Scheer, Kodi. Midair.

NY: Little A, 2016.

The author teaches writing at the University of Michigan, and this may or may not be her first published novel, but it’s not a bad effort. It’s also quite short — barely 200 pages — but she packs a lot into it. It’s the summer of 1999 and Vanessa Baxter is eighteen, a recent high school graduate from a semi-rural Chicago suburb, and she has just arrived in Paris with three of her classmates. Her single-parent family, unlikely those of her friends, has no money to speak of, but the girls managed to find sponsors for the trip and now they’re settling into a tiny short-term apartment on the Île de la Cité. Nessie is the brainy one, and also one of the class rejects.

She recently lost her much loved older, very athletic brother, Vince, to a bizarre heart attack and she hasn’t really adapted at all to his death. (She takes the urn with his ashes out for long midnight drives and rails at him for abandoning her.) But she decided to honor him by getting into a first-rate university on a full scholarship and aced the ACTs in the process — only to be accused of cheating because another girl who sat next to her also made a perfect score. Kat, in fact, had copied from her work, but her family has money and Ivy League connections, so she gets the benefit of the doubt. And there goes Vanessa’s college plans. Her “life plan,” in fact. Now Nessie has a secret plan: Killing herself by jumping off the Eiffel Tower. And making sure Kat is present to witness it and knows exactly why she’s done it.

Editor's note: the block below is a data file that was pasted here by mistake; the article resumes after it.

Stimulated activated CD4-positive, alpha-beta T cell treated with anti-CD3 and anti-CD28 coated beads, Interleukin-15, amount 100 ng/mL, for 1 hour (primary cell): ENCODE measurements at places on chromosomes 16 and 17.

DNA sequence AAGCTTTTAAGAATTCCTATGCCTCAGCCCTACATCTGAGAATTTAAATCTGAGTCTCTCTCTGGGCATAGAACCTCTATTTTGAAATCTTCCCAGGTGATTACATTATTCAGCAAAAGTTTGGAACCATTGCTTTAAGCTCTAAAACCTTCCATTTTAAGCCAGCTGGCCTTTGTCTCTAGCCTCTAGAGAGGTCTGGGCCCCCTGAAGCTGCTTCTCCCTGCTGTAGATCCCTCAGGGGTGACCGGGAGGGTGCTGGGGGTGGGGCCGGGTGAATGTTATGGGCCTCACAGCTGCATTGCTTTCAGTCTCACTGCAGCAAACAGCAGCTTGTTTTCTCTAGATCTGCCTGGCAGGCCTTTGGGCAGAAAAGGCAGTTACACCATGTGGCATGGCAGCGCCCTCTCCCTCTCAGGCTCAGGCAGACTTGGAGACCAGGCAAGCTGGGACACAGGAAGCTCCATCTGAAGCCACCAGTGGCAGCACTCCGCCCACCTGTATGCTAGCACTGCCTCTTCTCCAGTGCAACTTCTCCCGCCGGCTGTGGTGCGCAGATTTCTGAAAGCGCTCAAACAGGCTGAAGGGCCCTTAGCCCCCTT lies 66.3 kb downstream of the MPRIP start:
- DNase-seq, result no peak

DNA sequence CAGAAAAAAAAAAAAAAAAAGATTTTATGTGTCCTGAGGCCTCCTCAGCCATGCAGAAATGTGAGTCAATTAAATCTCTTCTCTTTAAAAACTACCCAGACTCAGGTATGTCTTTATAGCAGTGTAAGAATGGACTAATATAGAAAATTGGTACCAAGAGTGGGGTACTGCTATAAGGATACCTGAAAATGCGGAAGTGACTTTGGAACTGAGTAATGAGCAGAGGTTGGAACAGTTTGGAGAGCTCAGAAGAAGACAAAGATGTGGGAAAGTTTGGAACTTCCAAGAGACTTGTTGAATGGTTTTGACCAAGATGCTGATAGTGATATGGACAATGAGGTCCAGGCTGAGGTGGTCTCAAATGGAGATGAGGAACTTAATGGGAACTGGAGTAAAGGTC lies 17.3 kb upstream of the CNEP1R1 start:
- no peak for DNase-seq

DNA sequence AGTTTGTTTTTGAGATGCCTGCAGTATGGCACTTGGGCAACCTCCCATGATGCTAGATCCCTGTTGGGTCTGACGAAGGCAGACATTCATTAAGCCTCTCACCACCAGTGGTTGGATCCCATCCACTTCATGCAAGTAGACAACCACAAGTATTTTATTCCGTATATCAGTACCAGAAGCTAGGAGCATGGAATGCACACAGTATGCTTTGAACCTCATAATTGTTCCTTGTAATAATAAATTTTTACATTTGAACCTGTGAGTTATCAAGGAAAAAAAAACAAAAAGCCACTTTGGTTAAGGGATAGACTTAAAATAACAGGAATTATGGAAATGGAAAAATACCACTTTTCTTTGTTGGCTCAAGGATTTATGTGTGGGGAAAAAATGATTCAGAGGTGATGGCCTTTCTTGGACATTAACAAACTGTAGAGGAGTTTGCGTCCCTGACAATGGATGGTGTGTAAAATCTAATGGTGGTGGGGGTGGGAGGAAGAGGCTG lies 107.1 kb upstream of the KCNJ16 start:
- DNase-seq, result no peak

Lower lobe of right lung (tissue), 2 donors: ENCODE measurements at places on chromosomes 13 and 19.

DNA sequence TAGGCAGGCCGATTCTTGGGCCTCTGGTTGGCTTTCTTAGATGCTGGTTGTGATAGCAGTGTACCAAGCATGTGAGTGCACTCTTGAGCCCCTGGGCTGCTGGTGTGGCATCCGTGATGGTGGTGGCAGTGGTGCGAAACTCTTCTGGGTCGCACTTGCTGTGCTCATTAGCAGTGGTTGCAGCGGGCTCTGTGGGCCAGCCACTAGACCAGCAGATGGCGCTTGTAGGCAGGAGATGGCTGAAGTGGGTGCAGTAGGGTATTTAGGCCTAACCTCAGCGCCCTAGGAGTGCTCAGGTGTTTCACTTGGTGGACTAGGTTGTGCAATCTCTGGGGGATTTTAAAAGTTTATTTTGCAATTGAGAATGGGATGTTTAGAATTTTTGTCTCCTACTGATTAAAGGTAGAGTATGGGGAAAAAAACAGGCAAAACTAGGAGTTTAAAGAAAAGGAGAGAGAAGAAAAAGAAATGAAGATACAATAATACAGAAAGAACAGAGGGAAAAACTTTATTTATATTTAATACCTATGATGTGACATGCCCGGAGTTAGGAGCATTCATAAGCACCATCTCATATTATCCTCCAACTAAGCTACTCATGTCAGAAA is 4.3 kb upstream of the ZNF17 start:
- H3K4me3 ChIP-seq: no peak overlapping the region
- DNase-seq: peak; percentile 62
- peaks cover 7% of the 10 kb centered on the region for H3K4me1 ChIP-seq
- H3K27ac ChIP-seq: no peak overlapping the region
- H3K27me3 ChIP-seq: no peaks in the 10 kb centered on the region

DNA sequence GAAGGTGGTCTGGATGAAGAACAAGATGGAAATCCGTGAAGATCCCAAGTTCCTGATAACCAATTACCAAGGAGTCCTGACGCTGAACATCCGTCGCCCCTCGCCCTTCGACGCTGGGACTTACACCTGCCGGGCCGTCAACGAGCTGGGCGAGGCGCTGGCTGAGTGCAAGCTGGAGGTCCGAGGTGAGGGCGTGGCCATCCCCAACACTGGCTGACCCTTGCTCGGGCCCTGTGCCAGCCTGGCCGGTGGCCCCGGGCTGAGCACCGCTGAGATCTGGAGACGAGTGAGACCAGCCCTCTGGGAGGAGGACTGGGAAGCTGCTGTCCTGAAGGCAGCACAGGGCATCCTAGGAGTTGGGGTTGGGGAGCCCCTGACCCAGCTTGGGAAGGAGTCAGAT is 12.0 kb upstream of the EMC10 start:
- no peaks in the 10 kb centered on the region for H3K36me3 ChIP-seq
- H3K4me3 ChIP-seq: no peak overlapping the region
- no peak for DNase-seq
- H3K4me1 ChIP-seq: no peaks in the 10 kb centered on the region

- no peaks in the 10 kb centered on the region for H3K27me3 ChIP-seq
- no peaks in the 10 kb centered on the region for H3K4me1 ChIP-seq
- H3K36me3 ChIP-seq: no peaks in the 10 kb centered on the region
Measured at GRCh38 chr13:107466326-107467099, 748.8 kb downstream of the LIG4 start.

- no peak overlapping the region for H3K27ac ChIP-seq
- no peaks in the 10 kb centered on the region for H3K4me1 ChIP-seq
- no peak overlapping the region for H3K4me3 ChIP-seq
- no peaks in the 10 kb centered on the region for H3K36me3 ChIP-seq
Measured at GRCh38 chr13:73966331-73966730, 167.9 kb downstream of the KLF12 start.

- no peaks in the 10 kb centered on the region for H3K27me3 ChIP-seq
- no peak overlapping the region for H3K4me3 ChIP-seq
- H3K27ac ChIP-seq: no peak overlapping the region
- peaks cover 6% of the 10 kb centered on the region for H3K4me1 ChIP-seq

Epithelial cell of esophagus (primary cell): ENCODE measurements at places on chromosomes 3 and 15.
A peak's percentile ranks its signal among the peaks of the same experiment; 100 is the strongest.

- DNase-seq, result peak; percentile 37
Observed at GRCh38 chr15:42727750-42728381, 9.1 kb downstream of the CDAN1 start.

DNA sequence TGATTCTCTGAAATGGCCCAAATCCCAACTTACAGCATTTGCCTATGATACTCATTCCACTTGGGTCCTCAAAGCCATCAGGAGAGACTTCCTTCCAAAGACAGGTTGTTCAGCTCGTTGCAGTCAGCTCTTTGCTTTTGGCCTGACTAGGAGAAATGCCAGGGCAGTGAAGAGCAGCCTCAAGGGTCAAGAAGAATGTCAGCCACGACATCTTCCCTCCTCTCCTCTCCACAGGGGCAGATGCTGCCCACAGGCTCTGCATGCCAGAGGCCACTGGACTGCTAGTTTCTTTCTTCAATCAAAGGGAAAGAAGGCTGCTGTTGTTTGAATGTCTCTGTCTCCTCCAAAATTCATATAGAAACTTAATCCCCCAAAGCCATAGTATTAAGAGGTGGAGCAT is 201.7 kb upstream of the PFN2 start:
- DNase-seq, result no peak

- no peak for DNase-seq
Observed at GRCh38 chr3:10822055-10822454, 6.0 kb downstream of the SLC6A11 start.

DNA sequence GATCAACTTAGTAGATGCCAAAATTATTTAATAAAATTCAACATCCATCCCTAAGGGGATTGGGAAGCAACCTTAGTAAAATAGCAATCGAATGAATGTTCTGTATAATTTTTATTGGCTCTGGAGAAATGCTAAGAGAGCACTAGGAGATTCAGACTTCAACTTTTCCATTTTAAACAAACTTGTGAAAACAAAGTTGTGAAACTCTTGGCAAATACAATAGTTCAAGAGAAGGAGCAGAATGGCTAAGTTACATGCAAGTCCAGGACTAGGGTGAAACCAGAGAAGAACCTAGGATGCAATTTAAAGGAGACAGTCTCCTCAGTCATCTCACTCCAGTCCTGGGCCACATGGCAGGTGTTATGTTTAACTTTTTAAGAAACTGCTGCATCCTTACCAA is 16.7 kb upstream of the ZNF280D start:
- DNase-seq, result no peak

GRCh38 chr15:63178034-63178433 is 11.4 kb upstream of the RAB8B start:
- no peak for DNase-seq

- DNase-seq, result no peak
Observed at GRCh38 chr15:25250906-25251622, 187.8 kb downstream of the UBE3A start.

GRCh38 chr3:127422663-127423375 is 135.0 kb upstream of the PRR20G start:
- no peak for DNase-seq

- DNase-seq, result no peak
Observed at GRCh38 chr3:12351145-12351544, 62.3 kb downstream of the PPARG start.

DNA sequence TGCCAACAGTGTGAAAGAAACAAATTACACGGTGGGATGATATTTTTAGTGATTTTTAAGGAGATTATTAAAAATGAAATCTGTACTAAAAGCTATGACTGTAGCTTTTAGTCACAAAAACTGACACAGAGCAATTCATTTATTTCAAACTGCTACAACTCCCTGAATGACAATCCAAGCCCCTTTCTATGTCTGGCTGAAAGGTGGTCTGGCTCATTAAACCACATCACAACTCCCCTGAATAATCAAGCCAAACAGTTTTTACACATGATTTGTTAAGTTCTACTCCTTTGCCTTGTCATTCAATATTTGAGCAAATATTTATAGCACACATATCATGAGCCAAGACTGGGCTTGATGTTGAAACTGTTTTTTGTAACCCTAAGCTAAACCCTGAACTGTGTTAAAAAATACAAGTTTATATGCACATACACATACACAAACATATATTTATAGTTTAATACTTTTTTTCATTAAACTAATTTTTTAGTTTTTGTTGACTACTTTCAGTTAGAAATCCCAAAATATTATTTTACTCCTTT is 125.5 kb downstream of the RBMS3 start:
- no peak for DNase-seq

The thing is, brief alternating chapters, set in the present day, make it clear that Nessie not only survived Paris but has a husband and a daughter now. And also that one of the four girls did not make it home again — and that it’s all Vanessa’s fault. It’s a grim secret that she has had to confront every day for sixteen years.

Scheer’s writing is quite good, fast-paced and frequently intense, and her portrayal of the four teenagers, each quite different from the others, is very nicely handled. And the tension is palpable as they play Truth or Dare and the reader waits to see which of them will die.

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